Poetry, essays. What about short stories, novels? Of course. Read those authors who write the way you hope to write, those who think they way you would like to think. But also read those who do not think as you think or write as you want to write, and so be stimulated in directions you might not take for many years. Here again, don’t let the snobbery of others prevent you from reading Kipling, say, while no one else is reading him.
Ours is a culture and a time immensely rich in trash as it is in treasures. Sometimes it is a little hard to tell the trash from the treasure, so we hold back, afraid to declare ourselves. But since we are out to give ourselves texture, to collect truths on many levels, and in many ways, to test ourselves against life, and the truths of others, offered us in comic strips, TV shows, books, magazines, newspapers, plays, and films, we should not fear to be seen in strange companies. I have always felt on good terms with Al Capp’s ‘L’il Abner’. I think there is much to be learned about child psychology from ‘Peanuts’. A whole world of romantic adventure has existed, beautifully drawn by Hal Foster in his ‘Prince Valiant’. As a boy I collected and was perhaps influenced in my later books by the wonderful middle-class American daily strip ‘Out Our Way’ by J.C. Williams. I am as much Charlie Chaplin in Modern Times in 1935 as I am Aldous Huxley’s reader-friend in 1961. I am not one thing. I am many things that America has been in my time. I had enough sense to keep moving, learning, growing. And I have never reviled or turned my back on the things I grew out of. I learned from Tom Swift, and I learned from George Orwell. I delighted in Edgar Rice Burrough’s Tarzan (and still respect that old delight and will not be brainwashed from it) as today I delight in C.S. Lewis’s Screwtape Letters. I have known Bertrand Russell and I have known Tom Mix, and my Muse has grown out of the mulch of good, bad, and indifferent. I am such a creature as can remember with love not only Michelangelo’s Vatican ceilings but the long-gone sounds of the radio show, ‘Vic and Sade’.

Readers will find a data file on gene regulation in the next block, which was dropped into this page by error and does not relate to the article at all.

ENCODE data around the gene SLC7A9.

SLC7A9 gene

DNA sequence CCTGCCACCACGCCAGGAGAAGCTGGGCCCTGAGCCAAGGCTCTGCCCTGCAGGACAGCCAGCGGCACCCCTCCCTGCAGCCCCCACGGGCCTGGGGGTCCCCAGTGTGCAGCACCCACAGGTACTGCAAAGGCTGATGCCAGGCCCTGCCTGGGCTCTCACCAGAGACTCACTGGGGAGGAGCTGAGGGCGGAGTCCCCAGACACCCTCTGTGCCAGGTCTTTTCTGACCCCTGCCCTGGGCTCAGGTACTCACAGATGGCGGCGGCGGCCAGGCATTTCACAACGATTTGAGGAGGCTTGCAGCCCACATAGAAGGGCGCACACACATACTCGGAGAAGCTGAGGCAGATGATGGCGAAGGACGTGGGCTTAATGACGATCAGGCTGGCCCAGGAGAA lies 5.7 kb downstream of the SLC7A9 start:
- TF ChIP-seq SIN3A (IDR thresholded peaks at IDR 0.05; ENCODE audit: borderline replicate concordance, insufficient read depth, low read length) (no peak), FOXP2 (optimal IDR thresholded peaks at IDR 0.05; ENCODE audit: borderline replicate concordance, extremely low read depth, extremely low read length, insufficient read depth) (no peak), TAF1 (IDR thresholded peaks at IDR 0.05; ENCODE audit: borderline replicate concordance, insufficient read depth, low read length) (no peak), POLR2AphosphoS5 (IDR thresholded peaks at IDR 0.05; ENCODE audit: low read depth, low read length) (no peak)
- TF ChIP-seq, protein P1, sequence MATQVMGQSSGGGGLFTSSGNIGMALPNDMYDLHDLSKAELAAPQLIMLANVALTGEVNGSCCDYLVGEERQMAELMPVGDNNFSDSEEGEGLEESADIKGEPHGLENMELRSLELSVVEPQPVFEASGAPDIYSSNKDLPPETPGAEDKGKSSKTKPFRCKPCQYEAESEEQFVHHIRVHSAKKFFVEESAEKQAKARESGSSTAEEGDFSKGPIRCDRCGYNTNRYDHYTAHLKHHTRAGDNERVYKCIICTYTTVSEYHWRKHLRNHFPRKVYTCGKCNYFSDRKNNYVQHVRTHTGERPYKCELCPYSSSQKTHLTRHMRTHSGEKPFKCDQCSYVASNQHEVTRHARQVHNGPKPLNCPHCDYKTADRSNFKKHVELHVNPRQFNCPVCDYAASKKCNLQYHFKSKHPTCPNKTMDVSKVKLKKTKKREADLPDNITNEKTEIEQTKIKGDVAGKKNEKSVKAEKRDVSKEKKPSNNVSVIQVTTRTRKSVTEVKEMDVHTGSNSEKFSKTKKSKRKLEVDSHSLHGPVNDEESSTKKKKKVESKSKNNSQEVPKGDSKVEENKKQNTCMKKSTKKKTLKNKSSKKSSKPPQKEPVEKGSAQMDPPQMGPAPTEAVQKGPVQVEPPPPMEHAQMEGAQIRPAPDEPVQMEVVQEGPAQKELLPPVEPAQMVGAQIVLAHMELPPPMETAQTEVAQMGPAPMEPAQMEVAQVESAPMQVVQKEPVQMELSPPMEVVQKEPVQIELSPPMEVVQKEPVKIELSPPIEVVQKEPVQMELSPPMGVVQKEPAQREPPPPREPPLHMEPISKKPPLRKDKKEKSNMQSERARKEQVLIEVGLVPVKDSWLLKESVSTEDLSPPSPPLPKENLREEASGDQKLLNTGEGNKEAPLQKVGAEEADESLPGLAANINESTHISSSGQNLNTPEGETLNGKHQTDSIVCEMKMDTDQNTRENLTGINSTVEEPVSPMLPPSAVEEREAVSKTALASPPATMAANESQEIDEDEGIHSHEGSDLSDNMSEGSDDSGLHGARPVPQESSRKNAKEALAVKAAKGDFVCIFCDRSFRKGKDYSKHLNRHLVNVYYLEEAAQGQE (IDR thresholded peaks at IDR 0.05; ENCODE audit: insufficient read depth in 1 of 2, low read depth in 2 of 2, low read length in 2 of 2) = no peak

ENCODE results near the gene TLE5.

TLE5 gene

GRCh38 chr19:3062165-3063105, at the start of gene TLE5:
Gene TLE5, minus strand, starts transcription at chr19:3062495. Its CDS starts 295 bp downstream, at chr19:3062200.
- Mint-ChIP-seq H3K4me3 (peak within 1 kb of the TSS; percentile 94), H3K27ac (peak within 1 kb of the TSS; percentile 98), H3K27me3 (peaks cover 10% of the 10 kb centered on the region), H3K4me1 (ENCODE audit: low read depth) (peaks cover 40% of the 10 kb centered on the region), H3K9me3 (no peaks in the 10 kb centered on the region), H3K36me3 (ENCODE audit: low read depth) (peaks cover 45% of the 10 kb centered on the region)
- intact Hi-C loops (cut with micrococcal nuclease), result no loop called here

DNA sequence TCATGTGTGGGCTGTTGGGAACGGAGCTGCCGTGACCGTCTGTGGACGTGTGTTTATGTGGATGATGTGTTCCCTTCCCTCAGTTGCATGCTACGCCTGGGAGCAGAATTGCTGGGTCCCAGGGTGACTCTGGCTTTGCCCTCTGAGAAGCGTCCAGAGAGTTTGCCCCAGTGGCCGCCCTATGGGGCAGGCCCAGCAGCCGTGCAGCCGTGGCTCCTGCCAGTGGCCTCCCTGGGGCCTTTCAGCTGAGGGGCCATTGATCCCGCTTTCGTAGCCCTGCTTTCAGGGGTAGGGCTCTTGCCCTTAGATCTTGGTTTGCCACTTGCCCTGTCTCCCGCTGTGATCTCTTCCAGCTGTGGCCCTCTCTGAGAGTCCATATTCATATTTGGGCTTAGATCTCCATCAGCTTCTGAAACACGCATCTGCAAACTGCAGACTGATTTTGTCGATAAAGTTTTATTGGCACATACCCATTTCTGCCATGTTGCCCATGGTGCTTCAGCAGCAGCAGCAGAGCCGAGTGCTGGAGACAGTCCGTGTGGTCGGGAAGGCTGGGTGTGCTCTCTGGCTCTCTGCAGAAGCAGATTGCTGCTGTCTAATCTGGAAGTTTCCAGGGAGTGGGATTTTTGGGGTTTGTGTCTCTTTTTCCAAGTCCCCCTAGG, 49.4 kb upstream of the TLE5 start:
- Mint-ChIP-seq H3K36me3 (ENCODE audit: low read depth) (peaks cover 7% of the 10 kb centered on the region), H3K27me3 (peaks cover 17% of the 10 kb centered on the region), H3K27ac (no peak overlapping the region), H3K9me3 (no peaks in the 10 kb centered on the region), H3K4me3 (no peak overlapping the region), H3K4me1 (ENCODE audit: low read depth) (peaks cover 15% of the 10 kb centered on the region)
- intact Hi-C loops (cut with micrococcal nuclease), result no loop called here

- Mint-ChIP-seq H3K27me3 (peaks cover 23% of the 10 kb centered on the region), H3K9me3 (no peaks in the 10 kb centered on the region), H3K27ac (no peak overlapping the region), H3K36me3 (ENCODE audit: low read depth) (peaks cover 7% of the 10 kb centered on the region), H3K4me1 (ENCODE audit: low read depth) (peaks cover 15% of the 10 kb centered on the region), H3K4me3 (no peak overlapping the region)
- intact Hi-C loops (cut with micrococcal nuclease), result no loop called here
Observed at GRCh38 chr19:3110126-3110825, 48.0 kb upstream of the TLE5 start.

Whay is the pattern that holds all this together? If I have fed my Muse on equal parts trash and treasure, how have I come out at the farther end of life with what some people take to be acceptable stories?
I believe one thing holds it all together. Everything I’ve ever done was done with excitement, because I wanted to do it, because I loved doing it. The greatest man in the world for me, one day, was Lon Chaney, was Orson Welles in Citizen Kane, was Laurence Olivier in Richard III. The men change, but one thing remains always the same: the fever, the ardor, the delight. Because I wanted to do, I did. Where I wanted to feed, I fed. I remember wandering, stunned, off a stage in my home town, holding a live rabbit given to me by Blackstone the Magician in the greatest performance ever! I remember wandering , stunned, in the papier-mâché streets of the Century of Progress Exhibition in Chicago in 1933; in the halls of the Venetians doges in Italy in 1954. The quality of each event was immensely different, but my ability to drink it in, the same.
This does not mean to say that one’s reaction to everything at a given time should be similar. First off, it cannot be. At ten, Jules Verne is accepted, Huxley rejected. At eighteen Thomas Wolfe accepted, and Buck Rogers left behind. At thirty, Melville discovered, and Thomas Wolfe lost.
The constant remains: the search, the finding, the admiration, the love, the honest response to materials at hand, no matter how shabby they one day seem, when looked back on. I sent away for a statue of an African gorilla made of the cheapest ceramics when I was ten, said statue a reward for enclosing the wrapper from a package of Fould’s Macaroni. The gorilla, arriving by mail, got a reception as large as that given the Boy David at his first unveiling.